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Spider silk mystery unraveled by scientists using lasers


Researchers at the University of Arizona used lasers to map the complex strands of spider silk to better understand why it is so strong.


Karen Bleier

Spider silk is one of the most mysterious materials on Earth, five times stronger than piano wire and as strong as steel.

Now US researchers say they have discovered why the fiber is so strong.

Using lasers, researchers at the University of Arizona were able to shed light on the the complex mechanical properties of the silk.

The laser light scattering technique fires a low-power laser into the silk strands and maps them without disturbing them, reported Science World Report.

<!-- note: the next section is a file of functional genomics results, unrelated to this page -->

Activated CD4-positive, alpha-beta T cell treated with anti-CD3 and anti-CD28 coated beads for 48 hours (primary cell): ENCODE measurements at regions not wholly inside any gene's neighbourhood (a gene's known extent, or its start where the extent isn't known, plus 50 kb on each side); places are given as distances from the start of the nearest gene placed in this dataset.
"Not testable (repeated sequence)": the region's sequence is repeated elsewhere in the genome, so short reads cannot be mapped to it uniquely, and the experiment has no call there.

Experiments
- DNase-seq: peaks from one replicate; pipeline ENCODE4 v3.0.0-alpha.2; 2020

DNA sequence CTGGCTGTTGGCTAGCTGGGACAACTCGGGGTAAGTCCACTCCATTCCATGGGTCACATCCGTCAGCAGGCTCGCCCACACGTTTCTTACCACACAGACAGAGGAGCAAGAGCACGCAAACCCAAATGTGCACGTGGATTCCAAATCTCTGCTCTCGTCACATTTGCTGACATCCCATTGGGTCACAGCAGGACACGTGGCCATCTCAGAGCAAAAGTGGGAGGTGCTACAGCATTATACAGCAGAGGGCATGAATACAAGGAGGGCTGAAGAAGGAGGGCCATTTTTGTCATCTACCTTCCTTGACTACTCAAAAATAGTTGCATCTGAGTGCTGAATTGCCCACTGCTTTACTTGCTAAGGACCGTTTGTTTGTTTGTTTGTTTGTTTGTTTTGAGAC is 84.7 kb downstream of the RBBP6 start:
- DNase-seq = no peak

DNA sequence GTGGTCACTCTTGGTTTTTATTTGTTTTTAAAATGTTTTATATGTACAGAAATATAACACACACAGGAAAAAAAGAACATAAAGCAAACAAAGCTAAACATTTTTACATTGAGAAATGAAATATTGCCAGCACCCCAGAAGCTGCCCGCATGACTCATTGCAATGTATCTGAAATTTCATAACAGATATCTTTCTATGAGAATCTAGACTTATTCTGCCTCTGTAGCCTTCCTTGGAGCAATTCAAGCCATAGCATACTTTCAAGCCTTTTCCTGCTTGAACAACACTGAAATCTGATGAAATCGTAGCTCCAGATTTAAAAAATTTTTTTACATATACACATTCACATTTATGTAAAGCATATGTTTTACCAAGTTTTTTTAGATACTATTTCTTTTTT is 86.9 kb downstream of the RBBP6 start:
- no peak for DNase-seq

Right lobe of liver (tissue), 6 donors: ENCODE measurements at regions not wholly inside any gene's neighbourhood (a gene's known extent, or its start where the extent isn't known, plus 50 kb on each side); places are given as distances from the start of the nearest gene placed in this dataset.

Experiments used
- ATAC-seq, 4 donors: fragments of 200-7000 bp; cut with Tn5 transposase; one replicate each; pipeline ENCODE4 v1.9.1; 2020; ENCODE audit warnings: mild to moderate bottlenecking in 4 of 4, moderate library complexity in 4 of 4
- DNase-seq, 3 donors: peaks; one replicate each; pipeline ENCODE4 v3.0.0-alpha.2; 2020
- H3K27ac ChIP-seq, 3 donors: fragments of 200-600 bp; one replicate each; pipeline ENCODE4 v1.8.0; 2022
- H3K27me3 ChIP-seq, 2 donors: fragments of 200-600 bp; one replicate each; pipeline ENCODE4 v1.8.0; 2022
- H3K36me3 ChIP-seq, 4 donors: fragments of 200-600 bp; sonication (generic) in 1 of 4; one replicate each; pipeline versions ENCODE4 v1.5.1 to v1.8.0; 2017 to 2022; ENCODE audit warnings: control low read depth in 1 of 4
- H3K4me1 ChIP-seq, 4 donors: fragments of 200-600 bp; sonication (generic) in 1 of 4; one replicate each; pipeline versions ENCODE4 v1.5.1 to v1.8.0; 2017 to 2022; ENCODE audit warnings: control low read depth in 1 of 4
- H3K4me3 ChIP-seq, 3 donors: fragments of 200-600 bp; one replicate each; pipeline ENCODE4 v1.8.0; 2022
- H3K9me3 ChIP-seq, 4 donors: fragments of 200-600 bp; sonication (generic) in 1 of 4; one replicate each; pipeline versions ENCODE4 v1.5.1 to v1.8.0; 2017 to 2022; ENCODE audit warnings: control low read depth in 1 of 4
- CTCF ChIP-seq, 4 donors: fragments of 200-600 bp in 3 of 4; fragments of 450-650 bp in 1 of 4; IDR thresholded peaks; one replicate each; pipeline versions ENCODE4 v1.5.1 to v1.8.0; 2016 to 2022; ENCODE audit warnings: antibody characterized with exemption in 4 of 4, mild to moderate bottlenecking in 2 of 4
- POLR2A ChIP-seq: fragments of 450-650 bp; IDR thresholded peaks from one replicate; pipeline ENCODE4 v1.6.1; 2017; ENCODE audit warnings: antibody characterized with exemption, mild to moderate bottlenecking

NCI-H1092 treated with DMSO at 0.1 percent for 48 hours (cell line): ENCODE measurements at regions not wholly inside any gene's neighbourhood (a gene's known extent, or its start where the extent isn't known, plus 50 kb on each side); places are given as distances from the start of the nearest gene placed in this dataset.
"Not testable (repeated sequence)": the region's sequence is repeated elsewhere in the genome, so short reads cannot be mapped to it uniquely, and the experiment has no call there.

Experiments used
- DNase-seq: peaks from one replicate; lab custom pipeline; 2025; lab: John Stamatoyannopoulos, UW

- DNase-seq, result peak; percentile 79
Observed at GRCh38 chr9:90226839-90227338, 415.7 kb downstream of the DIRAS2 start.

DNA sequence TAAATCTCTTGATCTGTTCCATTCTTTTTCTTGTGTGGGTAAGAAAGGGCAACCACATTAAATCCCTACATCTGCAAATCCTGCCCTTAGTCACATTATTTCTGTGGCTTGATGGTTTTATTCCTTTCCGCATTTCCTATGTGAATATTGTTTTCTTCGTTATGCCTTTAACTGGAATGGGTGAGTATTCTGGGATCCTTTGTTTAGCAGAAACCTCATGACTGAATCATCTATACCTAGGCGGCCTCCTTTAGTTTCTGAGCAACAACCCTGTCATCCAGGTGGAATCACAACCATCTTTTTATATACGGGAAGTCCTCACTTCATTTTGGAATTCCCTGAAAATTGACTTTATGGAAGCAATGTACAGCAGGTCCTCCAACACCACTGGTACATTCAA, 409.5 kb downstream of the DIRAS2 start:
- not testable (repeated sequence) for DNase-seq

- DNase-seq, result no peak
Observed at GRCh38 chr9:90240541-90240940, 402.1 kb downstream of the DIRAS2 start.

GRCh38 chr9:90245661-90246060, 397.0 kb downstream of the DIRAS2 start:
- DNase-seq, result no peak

The laser allowed the researchers to determine the variations and junctions found within the fibers, making it dense and strong.

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UPI reported that spider silk is a biological polymer with an incredibly complex structure similar to bone and collagen.

"Spider silk has a unique combination of mechanical strength and elasticity that make it one of the toughest materials we know," lead researcher Jeffery Yarger said, according to

The study also confirmed that spiders are able to tailor their silk as they weave.

Researchers believe that a better understanding how the silk is formed may lead to breakthroughs in new materials for human use.

"This information should help provide a blueprint for structural engineering of an abundant array of bio-inspired materials, such as precise materials engineering of synthetic fibers to create stronger, stretchier, and more elastic materials," Yarger said, reported UPI.

The findings were published in the journal Nature Materials.